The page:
In the Ingres schema there is no information about what columns in a table form primary or foreign identifiers, nor the relations between tables. However PostgreSQL has the syntax to make this explicit in the schema using the PRIMARY KEY, FOREIGN KEY and REFERENCES constraints. Hence we should add this into the schema as part of the mapping. This can be achieved by using information in the user interface database.

# Table Mapping

We shouldn’t have to make any changes for mapping table names from Ingres to PostgreSQL. In the unlikely event where a table name would clash with a reserved word we will simply prefix with “ing_”.

# Column Type Mapping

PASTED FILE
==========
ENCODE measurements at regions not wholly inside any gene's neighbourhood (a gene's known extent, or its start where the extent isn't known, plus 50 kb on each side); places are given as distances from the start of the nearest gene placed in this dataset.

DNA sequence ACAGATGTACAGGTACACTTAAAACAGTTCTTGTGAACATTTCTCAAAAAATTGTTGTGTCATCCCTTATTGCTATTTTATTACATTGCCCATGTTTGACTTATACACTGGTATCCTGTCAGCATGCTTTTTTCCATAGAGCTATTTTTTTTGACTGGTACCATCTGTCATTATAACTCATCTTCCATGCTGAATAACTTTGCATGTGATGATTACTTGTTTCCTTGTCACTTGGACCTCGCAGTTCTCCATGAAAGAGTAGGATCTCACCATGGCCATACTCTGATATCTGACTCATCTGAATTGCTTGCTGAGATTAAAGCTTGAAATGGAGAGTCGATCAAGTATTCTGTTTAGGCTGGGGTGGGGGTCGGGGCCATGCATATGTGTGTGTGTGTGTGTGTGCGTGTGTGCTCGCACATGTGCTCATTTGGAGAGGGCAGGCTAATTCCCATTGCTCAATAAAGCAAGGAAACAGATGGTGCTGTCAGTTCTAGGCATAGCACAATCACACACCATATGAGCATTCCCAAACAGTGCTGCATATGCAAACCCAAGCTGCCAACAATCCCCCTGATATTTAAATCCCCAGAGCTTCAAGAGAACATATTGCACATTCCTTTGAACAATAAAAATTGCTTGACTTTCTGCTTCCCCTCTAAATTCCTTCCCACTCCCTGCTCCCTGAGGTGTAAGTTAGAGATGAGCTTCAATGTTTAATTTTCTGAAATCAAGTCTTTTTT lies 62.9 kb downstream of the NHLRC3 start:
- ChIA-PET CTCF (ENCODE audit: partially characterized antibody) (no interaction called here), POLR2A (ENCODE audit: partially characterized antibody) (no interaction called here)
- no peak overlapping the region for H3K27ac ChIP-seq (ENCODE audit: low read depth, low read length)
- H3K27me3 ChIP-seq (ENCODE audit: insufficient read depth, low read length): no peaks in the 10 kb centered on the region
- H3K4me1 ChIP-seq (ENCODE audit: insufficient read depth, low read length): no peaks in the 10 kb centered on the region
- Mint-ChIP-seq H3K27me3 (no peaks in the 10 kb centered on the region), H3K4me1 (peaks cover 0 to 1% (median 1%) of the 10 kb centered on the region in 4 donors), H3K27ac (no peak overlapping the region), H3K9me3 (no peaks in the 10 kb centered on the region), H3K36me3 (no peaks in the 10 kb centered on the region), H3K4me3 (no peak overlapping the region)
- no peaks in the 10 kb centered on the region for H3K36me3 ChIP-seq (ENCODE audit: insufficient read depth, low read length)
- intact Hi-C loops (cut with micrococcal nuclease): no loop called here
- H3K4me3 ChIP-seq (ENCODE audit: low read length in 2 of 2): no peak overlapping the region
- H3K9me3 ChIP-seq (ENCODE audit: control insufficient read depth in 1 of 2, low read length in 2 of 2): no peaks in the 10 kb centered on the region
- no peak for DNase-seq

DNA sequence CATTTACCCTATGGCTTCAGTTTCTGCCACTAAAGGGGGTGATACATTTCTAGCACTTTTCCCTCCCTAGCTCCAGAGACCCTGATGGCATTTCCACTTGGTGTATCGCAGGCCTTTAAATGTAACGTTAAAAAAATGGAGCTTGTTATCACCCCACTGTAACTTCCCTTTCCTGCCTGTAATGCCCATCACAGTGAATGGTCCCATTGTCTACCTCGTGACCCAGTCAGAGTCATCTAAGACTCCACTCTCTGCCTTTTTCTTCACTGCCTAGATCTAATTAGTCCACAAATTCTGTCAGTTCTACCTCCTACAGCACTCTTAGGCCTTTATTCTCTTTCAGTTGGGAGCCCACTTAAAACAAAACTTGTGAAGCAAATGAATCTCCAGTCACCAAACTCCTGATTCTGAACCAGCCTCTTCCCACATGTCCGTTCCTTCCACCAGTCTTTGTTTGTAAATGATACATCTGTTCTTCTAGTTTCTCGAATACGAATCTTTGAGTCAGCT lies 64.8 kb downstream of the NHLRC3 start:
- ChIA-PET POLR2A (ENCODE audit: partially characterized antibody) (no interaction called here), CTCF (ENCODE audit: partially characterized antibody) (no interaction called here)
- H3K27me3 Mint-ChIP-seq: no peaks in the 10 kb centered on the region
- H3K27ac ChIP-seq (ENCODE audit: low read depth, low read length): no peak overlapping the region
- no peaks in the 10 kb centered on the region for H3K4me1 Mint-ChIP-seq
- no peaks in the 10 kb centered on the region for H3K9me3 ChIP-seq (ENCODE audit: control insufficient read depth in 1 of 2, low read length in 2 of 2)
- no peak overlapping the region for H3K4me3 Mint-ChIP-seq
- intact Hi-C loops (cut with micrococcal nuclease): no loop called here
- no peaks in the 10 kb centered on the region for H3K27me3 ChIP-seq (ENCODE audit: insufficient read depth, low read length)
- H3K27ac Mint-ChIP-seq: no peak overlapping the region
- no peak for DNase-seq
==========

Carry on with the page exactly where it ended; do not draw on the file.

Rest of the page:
The types for columns used in the “tecdb” database in Ingres are: “char”, “varchar”, “tinyint”, “integer”, “smallint” and “date”. Except “tinyint” (also called “i1”), all of these are standard SQL and are the same in PostgreSQL so don’t need to be mapped. However, for performance reasons we should map “char” to “varchar”. In doing so we need to be careful that the subtle semantic differences between the two won’t affect input/output via the user interface and reports. We can safely map “tinyint” to “smallint” as it is just a one byte signed integer and PostgreSQL does not have an equivalent to this. However, again for performance reasons we will simply map “tinyint”/”i1” and “smallint” to “integer”. Mapping of the “date” type is likely to be more problematic as the Ingres Date format is different by default to the ANSI Date format. Will need to look at this when it comes to the actual values and how they are displayed by default in SQL output and what the current values are (the Ingres default date type supports times as well as intervals which is not the SQL standard).